Lawyer: Accused soldier was reluctant to deploy to Afghanistan
John Henry Browne says the possibility that his client suffered from post-traumatic stress disorder brought on by injuries and multiple combat deployments will be explored.
(Seattle Times) -- by Mike Carter and Hal Bernton --
A Seattle defense attorney hired to help represent a soldier accused of killing 16 Afghan civilians says the possibility that his client suffered from post-traumatic stress disorder brought on by injuries and multiple combat deployments will be foremost among the issues his team will explore.
John Henry Browne said he spoke by telephone to the 38-year-old staff sergeant, an Army sniper, whose demeanor he described as "shocked" and "distant."
"He certainly wasn't agitated," said Browne, who wouldn't identify the soldier. "I don't think he knows a lot of the facts that are being alleged."
He said his client — who is from Joint Base Lewis-McChord — is a decorated soldier who had lost part of a foot in combat in Iraq, and had suffered a head injury during another Iraq tour when his Stryker vehicle crashed after a roadside bomb detonated nearby.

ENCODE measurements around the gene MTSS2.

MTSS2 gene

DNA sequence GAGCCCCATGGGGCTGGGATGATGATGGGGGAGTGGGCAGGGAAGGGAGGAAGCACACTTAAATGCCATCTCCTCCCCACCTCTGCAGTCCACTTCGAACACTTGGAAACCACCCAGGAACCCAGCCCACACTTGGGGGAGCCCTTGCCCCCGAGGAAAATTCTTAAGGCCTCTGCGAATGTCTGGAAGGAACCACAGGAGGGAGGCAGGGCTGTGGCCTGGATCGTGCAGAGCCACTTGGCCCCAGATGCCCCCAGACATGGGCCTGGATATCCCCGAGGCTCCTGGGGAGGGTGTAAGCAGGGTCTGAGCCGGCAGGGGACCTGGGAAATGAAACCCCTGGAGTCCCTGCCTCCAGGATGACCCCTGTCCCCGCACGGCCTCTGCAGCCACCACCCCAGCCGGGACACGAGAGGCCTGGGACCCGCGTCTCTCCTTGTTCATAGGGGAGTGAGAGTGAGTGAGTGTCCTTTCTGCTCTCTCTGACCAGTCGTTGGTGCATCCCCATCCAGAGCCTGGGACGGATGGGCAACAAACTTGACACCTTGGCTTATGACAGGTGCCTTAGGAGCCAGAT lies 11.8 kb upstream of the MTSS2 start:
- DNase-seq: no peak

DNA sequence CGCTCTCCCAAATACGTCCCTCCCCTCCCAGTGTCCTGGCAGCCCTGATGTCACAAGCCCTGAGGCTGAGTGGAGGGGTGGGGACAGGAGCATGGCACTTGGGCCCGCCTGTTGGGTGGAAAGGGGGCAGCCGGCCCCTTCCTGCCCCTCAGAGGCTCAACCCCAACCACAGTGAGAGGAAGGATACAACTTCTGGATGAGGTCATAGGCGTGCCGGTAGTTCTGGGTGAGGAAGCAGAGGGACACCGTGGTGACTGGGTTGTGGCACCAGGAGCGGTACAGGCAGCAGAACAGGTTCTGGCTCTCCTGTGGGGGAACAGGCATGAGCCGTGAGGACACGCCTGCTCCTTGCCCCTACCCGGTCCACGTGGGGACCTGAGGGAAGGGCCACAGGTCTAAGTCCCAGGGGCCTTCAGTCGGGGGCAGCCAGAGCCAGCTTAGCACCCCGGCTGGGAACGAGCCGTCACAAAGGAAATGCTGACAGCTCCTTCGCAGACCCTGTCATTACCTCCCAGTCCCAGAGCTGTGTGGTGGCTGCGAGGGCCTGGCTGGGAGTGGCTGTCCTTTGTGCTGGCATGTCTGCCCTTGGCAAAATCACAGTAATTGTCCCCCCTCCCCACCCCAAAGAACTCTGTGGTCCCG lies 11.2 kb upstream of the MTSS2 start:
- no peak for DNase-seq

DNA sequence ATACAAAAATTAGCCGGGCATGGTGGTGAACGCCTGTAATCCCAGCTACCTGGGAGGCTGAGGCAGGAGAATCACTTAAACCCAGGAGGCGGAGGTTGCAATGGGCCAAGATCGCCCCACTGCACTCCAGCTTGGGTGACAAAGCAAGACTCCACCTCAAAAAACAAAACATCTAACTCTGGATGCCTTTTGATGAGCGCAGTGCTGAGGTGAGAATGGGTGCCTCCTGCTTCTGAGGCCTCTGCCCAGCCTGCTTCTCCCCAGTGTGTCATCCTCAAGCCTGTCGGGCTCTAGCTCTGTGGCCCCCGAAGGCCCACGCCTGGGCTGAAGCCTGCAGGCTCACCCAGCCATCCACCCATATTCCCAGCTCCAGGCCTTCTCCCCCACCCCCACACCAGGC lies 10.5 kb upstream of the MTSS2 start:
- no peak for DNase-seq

Those injuries and "other reasons" had led the soldier to believe he was not going to be sent to Afghanistan after three previous deployments in Iraq.
Dr. Richard Adler, a Seattle forensic psychiatrist who specializes in PTSD, has been brought in by the defense team. Adler said Thursday that the soldier apparently had undergone a screening for a "concussive head injury" at Madigan Army Medical Center before his most recent deployment in December. Browne said the staff sergeant had sought some counseling, but he did not have the details.
"He did not want to deploy," Browne said in an interview. "In fact he was told he was not going to go. Then, really almost overnight, that changed."
The soldier is suspected of going on a shooting rampage in villages near his base in southern Afghanistan early Sunday, killing nine children and seven other civilians and then burning some of their bodies. The shooting, which followed a controversial Quran-burning incident involving U.S. soldiers, has outraged Afghan officials.
Browne said there was other evidence the soldier may have been under stress: A fellow soldier in his unit had reportedly lost a leg in combat the day before the civilian shootings...MORE...LINK